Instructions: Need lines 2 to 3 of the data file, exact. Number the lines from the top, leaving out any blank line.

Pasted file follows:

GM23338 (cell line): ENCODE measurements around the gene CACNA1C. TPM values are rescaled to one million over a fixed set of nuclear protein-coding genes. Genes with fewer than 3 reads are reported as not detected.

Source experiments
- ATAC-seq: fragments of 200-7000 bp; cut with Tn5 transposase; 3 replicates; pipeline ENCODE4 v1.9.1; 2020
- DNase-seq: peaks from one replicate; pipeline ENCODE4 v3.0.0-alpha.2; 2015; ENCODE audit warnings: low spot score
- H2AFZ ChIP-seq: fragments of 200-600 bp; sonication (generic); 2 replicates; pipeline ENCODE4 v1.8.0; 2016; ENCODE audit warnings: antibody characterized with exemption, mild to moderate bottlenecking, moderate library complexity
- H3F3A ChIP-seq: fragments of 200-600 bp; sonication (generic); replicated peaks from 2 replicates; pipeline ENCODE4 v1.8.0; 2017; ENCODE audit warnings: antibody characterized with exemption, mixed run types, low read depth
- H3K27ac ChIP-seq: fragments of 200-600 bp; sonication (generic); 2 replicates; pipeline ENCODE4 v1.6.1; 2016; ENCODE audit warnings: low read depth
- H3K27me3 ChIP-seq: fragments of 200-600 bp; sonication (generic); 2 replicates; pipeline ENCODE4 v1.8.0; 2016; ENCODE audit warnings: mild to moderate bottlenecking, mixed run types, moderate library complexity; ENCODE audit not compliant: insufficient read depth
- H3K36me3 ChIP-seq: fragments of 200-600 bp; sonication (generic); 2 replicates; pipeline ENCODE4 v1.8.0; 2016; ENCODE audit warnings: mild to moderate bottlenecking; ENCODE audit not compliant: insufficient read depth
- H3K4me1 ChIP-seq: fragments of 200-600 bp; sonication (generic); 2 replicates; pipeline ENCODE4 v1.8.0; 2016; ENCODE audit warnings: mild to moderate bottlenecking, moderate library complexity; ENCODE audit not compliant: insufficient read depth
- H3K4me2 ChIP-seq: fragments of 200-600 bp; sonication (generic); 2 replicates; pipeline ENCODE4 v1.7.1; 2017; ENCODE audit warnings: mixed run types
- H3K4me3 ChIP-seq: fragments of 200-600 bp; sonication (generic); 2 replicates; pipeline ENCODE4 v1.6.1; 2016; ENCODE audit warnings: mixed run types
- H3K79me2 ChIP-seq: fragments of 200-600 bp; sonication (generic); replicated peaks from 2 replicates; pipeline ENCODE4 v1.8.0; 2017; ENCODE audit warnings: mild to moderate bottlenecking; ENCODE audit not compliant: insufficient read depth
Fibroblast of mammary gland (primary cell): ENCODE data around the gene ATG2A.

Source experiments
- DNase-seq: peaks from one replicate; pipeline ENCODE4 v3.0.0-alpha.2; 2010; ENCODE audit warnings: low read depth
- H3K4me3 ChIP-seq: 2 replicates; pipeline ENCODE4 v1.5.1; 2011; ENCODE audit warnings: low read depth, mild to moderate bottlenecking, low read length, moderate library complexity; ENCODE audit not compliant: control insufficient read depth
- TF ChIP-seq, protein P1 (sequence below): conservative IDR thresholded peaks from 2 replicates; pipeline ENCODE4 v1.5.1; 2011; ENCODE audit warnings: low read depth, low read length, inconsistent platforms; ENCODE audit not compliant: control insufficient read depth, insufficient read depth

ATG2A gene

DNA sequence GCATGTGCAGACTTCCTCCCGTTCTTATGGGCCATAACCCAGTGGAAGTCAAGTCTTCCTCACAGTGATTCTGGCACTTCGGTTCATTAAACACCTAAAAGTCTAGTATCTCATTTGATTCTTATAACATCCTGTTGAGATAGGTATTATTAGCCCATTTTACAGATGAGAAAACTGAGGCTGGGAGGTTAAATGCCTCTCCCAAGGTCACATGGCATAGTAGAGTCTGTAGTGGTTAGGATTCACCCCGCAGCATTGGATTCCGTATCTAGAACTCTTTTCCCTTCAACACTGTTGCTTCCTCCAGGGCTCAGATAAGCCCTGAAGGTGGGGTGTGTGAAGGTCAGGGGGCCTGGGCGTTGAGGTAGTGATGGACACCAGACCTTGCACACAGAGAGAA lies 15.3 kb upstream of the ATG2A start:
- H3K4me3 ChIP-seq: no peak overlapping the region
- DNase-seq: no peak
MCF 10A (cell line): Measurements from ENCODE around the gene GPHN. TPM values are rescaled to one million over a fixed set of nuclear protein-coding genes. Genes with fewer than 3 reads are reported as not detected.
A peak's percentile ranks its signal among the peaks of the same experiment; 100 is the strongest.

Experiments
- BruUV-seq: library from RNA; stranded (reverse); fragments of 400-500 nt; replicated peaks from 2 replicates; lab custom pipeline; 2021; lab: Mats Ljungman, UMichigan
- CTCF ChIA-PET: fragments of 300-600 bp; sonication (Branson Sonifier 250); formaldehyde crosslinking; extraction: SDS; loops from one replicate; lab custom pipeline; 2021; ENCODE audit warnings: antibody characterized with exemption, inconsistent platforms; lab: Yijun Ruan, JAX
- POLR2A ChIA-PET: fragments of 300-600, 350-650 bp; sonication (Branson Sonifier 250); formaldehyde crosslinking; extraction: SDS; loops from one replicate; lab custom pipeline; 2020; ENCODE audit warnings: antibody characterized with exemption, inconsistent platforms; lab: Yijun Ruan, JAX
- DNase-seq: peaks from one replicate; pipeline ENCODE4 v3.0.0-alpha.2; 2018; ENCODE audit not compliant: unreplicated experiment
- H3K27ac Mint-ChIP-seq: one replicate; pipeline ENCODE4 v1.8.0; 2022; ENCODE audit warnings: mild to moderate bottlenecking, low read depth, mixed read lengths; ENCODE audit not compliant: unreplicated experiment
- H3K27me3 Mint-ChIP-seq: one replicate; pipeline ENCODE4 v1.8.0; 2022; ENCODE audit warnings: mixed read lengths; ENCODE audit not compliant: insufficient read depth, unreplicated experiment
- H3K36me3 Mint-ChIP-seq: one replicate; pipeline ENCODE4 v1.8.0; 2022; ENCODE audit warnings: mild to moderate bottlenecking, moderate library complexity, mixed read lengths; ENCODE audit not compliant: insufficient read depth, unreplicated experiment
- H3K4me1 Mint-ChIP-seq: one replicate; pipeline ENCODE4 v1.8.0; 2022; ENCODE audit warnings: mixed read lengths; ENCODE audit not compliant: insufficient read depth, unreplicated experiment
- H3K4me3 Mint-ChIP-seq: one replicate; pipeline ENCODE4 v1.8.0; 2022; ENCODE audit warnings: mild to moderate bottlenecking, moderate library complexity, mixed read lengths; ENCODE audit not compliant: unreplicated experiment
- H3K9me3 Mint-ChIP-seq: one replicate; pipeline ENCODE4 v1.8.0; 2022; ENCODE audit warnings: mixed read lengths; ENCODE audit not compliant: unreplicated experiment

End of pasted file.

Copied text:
Source experiments
- ATAC-seq: fragments of 200-7000 bp; cut with Tn5 transposase; 3 replicates; pipeline ENCODE4 v1.9.1; 2020